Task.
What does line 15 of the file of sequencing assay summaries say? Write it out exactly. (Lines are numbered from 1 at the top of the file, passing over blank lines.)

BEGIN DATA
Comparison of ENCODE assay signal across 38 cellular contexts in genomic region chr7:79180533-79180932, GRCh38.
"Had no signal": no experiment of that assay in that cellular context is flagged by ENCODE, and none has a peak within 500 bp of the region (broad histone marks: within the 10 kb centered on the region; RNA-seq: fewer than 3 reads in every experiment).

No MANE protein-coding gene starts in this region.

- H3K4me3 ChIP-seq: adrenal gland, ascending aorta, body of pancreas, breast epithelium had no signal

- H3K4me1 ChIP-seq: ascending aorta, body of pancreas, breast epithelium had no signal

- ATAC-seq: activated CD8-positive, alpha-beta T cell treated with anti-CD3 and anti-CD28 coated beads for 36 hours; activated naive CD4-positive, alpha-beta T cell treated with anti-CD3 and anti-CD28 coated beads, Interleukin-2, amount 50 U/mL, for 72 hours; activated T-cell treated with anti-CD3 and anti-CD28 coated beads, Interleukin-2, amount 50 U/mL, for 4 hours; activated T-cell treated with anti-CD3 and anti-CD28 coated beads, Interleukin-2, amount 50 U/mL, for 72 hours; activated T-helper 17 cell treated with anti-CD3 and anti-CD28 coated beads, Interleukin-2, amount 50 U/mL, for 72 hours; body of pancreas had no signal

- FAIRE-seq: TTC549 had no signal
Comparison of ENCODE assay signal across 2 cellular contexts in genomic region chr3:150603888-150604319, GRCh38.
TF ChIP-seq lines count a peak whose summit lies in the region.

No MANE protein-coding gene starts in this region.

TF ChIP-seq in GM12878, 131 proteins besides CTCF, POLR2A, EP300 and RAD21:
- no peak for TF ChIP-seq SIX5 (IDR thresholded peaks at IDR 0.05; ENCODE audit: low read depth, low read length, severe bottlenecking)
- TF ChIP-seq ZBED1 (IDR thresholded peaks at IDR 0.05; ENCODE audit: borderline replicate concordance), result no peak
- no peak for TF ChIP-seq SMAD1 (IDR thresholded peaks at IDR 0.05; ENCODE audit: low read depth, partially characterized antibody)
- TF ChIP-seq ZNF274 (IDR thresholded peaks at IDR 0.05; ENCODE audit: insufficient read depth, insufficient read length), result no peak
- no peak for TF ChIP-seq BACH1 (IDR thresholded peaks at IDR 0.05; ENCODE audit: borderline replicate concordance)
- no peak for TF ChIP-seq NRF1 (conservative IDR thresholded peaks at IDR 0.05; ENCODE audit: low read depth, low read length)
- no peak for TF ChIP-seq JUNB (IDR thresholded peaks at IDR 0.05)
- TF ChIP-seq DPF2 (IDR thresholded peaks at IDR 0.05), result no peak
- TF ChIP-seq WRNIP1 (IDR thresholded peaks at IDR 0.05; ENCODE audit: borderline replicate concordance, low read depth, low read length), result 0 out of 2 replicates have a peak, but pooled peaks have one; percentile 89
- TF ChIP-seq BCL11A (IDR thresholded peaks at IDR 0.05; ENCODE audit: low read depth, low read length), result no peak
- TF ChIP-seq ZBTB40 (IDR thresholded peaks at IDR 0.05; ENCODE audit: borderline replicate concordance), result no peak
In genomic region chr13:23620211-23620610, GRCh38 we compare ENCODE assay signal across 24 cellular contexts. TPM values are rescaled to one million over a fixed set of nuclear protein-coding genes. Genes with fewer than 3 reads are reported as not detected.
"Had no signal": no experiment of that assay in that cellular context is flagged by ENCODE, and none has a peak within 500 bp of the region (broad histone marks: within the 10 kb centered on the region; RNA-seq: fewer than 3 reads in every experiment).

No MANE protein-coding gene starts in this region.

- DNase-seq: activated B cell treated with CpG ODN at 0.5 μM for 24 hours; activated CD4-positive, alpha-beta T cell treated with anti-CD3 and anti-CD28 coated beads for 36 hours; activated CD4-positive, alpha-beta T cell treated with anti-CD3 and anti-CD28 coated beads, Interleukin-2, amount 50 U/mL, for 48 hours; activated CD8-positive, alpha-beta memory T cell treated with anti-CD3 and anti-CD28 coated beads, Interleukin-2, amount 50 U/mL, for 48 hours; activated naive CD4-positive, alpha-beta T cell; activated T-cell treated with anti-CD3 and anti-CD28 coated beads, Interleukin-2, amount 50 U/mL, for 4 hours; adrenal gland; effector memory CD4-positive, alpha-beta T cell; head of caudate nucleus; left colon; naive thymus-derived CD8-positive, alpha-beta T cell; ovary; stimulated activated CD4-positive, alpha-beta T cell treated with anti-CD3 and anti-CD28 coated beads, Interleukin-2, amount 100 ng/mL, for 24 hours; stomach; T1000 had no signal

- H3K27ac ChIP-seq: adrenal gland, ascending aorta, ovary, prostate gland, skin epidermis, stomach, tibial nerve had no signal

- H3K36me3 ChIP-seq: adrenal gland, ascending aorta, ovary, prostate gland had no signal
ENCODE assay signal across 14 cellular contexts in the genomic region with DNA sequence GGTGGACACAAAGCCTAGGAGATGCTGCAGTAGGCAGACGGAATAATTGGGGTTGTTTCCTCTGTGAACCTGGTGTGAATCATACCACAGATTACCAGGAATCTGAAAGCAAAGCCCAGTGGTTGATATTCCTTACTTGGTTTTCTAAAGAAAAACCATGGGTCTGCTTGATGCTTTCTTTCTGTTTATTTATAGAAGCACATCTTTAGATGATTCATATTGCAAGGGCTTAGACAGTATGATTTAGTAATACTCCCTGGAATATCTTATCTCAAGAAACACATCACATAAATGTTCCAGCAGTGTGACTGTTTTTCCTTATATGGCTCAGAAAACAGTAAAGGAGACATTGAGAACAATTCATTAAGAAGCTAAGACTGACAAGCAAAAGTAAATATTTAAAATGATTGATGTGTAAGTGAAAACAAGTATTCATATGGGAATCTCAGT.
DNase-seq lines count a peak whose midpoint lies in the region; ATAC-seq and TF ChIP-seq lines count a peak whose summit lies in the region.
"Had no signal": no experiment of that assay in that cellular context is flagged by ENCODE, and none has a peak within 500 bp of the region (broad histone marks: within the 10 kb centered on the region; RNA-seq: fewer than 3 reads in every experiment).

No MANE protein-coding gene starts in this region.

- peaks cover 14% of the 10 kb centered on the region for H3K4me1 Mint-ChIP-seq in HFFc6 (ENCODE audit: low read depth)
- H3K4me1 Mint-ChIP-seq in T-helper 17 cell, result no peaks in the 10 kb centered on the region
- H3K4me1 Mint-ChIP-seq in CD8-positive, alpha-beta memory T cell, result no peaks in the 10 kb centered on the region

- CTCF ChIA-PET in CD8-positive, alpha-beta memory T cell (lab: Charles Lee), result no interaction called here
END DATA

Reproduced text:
- TF ChIP-seq ZNF274 (IDR thresholded peaks at IDR 0.05; ENCODE audit: insufficient read depth, insufficient read length), result no peak